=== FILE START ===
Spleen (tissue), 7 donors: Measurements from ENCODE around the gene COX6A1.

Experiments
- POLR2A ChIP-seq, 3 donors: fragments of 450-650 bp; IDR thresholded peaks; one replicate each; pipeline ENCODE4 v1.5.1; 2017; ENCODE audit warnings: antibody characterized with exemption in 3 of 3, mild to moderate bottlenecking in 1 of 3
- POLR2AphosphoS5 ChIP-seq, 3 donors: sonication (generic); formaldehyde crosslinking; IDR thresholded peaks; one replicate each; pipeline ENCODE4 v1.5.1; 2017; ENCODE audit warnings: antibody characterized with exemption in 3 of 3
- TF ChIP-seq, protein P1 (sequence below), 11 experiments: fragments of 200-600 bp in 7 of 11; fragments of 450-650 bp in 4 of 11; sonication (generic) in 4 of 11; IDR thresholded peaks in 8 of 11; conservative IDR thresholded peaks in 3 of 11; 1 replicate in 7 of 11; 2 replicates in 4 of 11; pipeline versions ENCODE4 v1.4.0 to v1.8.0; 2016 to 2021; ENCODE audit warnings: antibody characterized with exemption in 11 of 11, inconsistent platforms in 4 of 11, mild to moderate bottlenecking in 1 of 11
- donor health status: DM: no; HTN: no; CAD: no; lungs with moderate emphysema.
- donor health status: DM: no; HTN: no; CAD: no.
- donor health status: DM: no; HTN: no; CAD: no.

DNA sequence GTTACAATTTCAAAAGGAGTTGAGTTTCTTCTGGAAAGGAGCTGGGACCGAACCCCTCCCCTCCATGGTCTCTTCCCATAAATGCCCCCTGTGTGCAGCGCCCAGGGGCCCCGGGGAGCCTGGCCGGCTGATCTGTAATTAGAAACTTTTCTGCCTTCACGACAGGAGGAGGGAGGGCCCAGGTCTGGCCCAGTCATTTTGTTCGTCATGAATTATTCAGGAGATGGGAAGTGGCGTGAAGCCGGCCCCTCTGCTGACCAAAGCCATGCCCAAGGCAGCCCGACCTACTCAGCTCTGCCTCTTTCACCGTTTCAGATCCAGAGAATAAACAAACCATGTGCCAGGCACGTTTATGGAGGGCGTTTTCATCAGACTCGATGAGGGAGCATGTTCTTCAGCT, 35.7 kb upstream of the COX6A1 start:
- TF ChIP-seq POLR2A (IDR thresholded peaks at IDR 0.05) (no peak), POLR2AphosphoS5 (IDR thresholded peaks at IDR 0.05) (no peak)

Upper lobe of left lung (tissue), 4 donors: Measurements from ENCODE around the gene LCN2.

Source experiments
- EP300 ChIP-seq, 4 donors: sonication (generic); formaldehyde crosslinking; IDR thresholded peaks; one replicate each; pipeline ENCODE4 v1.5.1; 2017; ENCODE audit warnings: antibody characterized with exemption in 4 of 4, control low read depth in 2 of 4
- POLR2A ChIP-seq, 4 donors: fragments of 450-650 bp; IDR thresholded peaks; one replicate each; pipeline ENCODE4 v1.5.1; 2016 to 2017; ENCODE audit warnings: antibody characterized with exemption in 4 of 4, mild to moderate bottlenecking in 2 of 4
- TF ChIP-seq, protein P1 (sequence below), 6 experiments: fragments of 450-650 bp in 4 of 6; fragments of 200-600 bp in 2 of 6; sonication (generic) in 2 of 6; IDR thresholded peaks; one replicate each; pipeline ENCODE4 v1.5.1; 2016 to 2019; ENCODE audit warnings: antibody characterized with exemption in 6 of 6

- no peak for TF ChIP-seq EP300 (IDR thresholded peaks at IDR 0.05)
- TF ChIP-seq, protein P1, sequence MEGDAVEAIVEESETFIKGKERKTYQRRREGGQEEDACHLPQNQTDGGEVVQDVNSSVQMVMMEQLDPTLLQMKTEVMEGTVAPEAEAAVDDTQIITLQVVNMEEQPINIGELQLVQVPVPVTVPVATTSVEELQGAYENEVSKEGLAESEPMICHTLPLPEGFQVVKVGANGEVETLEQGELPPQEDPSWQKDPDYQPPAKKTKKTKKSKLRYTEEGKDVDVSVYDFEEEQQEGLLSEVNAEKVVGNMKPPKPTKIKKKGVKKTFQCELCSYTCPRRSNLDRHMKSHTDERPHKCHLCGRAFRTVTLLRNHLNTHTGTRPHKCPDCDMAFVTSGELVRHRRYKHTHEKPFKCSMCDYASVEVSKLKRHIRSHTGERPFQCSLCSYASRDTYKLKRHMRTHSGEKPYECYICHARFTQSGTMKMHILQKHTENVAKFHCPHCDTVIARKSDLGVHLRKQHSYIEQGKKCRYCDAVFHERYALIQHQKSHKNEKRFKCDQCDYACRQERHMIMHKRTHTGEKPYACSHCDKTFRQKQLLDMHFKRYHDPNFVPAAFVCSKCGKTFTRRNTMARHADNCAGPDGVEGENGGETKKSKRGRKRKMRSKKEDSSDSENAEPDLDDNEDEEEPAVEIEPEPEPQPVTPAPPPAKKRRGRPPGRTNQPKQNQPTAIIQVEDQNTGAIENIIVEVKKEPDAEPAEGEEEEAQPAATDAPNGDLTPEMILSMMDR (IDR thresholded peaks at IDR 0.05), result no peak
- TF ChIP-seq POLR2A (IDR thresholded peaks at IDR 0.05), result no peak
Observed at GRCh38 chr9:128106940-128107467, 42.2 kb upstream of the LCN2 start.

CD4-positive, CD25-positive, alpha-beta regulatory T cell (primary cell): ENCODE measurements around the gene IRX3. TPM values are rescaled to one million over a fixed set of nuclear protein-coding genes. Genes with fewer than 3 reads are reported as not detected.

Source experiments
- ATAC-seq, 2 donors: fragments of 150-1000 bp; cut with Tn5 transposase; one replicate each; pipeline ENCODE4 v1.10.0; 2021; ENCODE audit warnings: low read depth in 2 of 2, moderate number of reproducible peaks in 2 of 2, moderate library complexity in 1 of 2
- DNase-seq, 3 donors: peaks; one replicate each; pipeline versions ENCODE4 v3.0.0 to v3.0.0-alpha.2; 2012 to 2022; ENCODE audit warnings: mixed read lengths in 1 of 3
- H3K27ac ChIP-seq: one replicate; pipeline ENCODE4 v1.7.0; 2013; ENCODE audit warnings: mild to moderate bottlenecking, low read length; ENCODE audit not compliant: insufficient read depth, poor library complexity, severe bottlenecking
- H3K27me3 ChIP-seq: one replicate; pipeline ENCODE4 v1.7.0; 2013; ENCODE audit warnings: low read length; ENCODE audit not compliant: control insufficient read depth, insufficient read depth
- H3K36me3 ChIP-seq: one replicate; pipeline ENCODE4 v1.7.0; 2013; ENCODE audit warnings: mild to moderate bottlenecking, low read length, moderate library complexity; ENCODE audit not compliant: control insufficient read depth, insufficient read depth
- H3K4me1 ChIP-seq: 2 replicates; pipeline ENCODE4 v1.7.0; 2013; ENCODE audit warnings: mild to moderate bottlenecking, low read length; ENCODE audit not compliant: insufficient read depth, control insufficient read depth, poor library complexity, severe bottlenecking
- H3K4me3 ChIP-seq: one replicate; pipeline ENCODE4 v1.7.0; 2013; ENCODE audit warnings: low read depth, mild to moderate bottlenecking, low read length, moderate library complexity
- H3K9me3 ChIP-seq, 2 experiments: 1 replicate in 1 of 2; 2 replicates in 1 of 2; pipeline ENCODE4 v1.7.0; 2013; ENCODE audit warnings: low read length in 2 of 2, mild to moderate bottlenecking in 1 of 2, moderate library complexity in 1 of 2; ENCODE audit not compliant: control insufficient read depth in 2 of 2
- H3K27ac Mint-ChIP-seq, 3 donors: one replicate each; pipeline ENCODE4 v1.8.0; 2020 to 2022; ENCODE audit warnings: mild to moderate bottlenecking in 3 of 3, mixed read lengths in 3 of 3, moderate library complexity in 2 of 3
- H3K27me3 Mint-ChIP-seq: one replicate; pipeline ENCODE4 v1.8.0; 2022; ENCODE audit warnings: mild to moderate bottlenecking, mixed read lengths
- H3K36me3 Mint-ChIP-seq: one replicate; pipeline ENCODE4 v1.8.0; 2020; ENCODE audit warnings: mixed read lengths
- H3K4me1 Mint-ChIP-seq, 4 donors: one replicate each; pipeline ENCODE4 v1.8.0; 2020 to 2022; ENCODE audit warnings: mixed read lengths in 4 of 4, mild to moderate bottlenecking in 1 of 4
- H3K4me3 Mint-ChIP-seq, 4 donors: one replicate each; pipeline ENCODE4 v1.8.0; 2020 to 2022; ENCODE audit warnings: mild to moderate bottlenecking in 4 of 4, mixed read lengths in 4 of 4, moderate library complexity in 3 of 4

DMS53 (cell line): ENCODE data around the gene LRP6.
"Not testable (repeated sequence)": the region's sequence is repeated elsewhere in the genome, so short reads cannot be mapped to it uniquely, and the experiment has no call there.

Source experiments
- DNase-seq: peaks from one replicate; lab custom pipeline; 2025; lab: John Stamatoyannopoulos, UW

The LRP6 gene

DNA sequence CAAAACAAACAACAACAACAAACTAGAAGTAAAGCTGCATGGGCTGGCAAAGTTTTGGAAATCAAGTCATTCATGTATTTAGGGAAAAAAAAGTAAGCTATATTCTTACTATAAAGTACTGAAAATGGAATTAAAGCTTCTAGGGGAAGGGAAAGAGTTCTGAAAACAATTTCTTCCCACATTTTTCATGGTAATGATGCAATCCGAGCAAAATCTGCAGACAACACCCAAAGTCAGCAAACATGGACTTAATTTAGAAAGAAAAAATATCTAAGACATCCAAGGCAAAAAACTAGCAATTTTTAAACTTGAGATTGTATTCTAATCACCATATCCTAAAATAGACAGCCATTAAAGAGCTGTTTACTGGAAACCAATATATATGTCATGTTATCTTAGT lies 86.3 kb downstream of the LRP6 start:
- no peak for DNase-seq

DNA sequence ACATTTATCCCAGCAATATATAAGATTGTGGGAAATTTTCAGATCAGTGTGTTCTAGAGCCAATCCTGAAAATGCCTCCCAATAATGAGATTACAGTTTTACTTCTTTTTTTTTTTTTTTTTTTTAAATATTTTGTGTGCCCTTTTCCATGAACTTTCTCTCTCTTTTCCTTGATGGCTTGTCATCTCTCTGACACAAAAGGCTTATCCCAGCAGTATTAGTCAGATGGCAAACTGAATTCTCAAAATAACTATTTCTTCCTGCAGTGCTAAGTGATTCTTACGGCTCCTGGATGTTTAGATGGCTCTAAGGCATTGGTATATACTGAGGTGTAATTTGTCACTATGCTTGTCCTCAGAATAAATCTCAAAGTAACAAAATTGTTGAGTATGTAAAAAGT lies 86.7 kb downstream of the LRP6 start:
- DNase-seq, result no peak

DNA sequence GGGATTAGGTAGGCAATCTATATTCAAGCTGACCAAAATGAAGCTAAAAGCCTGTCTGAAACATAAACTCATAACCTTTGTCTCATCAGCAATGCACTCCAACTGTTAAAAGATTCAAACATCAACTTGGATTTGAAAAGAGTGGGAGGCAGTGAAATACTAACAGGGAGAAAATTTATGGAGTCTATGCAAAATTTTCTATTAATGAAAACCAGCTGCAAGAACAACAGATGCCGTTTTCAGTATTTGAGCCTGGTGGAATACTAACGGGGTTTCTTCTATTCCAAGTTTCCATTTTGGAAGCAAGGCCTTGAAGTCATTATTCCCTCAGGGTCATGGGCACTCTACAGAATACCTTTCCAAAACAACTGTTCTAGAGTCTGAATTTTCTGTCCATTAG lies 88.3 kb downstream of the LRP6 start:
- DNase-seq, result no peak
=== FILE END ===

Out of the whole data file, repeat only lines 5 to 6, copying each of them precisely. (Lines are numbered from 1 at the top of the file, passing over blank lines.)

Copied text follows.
- TF ChIP-seq, protein P1 (sequence below), 11 experiments: fragments of 200-600 bp in 7 of 11; fragments of 450-650 bp in 4 of 11; sonication (generic) in 4 of 11; IDR thresholded peaks in 8 of 11; conservative IDR thresholded peaks in 3 of 11; 1 replicate in 7 of 11; 2 replicates in 4 of 11; pipeline versions ENCODE4 v1.4.0 to v1.8.0; 2016 to 2021; ENCODE audit warnings: antibody characterized with exemption in 11 of 11, inconsistent platforms in 4 of 11, mild to moderate bottlenecking in 1 of 11
- donor health status: DM: no; HTN: no; CAD: no; lungs with moderate emphysema.